It shall be argued that as long as rape and zina are treated as though of the same genre in terms of evidential burden, culprits will always get away with their delict. The victims, on the other hand, would mostly choose the path of concealment to avoid double suffering, i.e., sexual violence and penalty for qadhf.
The term igtisāb is derived from gaṣb, which refers to seizing someone else’s property wrongfully by force, and goes beyond land and other tangible items to include transgression against the honour and dignity. Usually in gaṣb, the item forcibly seized is returned to the owner and compensation is ordered if it is lost or destroyed. In the same token, igtisāb which is transgressing the honour of a woman by having forcible sex with her entitles her to claim monetary compensation.
It is necessary to stress from the outset that Nigerian Muslims adhere to the Maliki School and all the Sharia Penal Codes adopt its principles. This School places more emphasis on sexual act, giving little or no weight to other adjoining acts, such as threat, act of violence and coercion against the victim that make the sexual intercourse possible. It is provided in such a way that once sexual activity is established to have taken place against the will of the female victim, the culprit is regarded as having committed zina on his own part. His victim is however left free and unpunished for the act was not wilful on her own part.
In addition to the criminal penalty, a civil element of payment of dower of her equal is also added. To entitle a rape victim to compensation, she must adduce evidence which Ibn al-Qāsim put as four reliable witnesses. Ibn al-Qāsim’s view as reported by Asbagu and Suhnūn suggests that rape is like zina, thus establishing it requires four male witnesses, failing which no punishment is inflicted on the perpetrator. The same burden of proof is required to enable her receive monetary compensation, i.e., ṣadāq al-mithli, or at least her oath plus the testimonies of two witnesses; even then, no hadd will be meted on him.
Interestingly, it is position of Ibn al-Qāsim that has been adopted hook, line and sinker and incorporated into the Sharia penal codes of the 11 states in Northern Nigeria. For instance, to clear any doubt on proof of zina and rape the explanatory note to the Kano State Sharia Penal Code (KSSPC) is apposite and hence reproduced for emphasis.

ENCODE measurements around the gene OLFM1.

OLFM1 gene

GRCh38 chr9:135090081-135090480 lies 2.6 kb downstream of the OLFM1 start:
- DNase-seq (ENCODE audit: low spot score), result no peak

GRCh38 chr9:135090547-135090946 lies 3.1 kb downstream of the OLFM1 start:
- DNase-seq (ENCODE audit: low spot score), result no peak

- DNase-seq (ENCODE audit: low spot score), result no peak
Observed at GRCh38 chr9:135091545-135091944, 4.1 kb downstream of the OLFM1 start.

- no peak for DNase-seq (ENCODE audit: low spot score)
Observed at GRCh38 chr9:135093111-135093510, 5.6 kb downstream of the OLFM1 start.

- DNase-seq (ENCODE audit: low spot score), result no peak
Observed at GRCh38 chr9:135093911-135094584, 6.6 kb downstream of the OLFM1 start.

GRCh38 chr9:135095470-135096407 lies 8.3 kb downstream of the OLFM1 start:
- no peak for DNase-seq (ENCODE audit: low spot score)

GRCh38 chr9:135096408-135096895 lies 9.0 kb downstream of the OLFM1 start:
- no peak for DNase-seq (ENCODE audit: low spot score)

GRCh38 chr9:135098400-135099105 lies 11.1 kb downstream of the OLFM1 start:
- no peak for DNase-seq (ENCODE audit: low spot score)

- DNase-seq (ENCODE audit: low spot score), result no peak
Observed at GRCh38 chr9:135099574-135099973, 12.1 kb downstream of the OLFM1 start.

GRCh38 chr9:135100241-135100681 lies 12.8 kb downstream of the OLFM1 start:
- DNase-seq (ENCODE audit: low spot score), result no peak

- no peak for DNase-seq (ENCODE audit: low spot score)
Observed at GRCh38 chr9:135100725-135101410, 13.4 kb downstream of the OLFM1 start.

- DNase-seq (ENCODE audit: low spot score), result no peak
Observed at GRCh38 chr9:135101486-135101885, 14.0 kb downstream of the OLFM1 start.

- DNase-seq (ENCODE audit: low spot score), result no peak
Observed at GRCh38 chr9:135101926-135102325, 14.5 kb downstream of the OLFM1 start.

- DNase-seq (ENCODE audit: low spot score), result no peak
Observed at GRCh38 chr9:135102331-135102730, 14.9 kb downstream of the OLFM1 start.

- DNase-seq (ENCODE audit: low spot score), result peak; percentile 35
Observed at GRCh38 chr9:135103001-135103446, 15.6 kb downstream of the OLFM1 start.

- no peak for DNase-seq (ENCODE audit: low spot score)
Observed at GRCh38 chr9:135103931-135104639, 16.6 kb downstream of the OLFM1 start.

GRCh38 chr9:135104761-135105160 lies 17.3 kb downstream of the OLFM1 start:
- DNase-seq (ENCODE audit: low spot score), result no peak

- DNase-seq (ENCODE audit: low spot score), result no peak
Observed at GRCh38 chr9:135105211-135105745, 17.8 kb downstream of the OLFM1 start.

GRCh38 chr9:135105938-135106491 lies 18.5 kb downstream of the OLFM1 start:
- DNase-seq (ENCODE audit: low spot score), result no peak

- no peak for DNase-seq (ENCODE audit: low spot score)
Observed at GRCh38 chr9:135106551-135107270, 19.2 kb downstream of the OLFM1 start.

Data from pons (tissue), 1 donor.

“The conditions for proving the offences of zina (fornication or adultery) or rape in respect of a married person are as follows: (a) Islam; (b) maturity; (c) sanity; (d) liberty; (e) valid marriage; (f) consummation of the marriage; (g) four witnesses; or (h) confession. If any of the above conditions has not been proved by the person alleging zina or rape there is no punishment of stoning to death.”
Of course, not all the Maliki jurists are with him on this. Other jurists accept other means of proof like evidence that he eloped with her for a period that sexual intercourse is possible, and the lady claimed he had sex with her, and that will entitle her to ṣadāq al-mithli.
The implication of treating rape as a subset of zina as evident from the explanatory note of Kano State Sharia Penal Code cited has enormous consequences on rape victims and the society at large. It would simply mean that the court will seek high evidential requirement of four reliable witnesses from the rape victim, and such high evidential requirement is practically impossible even in consensual sexual intercourse.
Being a forcible act, rape is hardly committed where people can witness it. Therefore, if four witnesses are required for rape it is very easy for culprits to get away with it by simple refusal to admit. Unfortunately, this position has received legal certification in the Sudanese case of Sudan Government v. Al-Sir Muhammad al-Sanussi, SC/CC/5/87.
(To be continued)
Prof. Abubakar wrote from Abuja email@example.com